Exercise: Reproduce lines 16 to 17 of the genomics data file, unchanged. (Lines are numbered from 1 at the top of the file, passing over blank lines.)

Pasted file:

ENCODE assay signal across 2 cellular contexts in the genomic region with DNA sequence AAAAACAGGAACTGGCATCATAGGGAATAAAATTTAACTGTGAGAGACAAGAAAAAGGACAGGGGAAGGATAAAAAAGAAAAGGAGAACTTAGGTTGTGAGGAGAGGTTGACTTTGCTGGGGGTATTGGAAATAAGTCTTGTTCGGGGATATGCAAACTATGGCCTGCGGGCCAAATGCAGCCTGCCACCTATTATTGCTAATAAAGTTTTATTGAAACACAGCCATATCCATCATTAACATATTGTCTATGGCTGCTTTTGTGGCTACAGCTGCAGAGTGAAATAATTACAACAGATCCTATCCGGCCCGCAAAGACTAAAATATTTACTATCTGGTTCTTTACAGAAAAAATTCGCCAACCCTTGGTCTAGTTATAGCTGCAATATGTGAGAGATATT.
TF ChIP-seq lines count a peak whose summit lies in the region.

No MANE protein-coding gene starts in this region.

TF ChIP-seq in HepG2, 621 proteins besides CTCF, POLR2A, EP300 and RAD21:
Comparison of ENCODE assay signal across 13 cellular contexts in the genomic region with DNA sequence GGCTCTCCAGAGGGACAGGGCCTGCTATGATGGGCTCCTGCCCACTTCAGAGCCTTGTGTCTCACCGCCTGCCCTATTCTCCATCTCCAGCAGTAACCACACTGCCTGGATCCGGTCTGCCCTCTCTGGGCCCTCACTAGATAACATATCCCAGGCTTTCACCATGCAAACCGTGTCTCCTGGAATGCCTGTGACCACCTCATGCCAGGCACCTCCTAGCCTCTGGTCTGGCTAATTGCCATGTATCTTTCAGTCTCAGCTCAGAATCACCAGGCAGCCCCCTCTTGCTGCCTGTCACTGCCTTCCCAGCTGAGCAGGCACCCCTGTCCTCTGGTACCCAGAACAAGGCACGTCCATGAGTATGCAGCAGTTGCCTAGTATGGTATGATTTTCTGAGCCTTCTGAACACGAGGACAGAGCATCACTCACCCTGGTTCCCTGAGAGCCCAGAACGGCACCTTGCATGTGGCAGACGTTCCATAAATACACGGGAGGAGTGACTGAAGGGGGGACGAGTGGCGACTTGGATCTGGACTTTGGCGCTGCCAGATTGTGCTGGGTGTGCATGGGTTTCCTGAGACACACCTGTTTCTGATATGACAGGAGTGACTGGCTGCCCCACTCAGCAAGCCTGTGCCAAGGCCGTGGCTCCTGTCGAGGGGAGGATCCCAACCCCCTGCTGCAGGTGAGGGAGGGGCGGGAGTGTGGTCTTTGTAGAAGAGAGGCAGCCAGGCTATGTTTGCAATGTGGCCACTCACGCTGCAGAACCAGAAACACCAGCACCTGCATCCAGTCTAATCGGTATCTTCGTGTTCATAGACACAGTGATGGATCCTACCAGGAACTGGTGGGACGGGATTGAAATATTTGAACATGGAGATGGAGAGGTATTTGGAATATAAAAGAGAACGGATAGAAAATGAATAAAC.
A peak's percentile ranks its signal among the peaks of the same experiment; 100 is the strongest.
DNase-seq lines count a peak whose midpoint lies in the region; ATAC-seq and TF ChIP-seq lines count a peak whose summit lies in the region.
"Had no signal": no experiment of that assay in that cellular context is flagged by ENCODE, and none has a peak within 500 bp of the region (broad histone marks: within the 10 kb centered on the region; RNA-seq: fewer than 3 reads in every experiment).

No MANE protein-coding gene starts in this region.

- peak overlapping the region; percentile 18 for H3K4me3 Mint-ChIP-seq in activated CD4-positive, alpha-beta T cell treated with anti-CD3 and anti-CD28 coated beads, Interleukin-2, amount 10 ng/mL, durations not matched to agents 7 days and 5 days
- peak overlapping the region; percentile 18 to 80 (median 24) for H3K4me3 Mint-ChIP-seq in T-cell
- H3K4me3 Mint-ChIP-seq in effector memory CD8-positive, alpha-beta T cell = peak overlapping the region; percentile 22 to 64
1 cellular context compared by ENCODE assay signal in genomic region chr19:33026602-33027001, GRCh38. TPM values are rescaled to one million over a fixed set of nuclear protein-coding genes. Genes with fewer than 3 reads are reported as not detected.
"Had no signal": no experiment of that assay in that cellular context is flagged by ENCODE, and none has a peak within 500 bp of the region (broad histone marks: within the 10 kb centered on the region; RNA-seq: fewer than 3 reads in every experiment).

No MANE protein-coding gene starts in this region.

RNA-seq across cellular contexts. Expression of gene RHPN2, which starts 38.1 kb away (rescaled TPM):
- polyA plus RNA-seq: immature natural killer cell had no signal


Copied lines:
RNA-seq across cellular contexts. Expression of gene RHPN2, which starts 38.1 kb away (rescaled TPM):
- polyA plus RNA-seq: immature natural killer cell had no signal